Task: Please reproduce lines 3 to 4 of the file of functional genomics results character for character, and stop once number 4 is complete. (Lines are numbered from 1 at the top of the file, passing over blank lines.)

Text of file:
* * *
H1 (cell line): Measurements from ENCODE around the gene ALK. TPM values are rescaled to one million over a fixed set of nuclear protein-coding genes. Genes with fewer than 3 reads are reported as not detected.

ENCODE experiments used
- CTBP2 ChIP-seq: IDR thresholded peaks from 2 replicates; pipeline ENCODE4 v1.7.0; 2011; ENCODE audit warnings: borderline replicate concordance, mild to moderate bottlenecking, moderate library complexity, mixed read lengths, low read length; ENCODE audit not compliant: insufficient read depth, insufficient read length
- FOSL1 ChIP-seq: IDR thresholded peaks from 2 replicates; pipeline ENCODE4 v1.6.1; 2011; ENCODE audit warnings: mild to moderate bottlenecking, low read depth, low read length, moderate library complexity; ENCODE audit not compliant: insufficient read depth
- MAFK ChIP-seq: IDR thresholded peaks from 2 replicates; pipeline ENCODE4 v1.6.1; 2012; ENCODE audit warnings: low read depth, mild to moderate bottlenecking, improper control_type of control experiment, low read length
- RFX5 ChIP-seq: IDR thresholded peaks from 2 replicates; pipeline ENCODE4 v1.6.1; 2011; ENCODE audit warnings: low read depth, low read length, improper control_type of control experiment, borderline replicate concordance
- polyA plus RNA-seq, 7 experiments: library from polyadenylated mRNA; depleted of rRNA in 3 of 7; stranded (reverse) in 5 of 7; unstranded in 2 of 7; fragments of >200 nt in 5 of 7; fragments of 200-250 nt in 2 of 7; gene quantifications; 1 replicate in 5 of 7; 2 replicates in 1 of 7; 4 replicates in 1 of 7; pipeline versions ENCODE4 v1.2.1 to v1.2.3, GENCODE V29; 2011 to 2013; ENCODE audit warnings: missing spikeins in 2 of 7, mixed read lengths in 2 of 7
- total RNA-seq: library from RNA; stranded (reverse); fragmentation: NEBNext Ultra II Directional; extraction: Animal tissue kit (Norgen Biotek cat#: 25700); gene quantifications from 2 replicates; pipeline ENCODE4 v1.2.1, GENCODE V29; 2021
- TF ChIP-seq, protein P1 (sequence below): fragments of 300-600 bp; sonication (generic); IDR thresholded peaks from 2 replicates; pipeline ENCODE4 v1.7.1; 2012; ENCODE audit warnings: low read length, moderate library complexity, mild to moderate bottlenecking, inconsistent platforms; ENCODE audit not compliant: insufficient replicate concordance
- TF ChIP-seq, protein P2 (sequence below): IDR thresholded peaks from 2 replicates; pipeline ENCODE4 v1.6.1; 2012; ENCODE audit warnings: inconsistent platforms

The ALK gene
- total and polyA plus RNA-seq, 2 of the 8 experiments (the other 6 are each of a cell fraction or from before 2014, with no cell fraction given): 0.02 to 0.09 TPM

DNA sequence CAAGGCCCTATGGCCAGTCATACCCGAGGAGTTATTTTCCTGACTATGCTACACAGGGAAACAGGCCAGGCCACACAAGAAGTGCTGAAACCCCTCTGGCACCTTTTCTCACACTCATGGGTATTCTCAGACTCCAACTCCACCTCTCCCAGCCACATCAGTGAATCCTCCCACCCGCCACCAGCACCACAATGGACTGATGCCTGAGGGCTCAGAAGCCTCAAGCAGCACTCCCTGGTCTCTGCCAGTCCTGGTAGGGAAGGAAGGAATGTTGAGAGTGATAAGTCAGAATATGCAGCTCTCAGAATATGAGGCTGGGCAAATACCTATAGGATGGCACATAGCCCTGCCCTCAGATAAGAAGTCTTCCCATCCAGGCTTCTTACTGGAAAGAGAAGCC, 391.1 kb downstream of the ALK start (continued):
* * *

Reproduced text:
- CTBP2 ChIP-seq: IDR thresholded peaks from 2 replicates; pipeline ENCODE4 v1.7.0; 2011; ENCODE audit warnings: borderline replicate concordance, mild to moderate bottlenecking, moderate library complexity, mixed read lengths, low read length; ENCODE audit not compliant: insufficient read depth, insufficient read length
- FOSL1 ChIP-seq: IDR thresholded peaks from 2 replicates; pipeline ENCODE4 v1.6.1; 2011; ENCODE audit warnings: mild to moderate bottlenecking, low read depth, low read length, moderate library complexity; ENCODE audit not compliant: insufficient read depth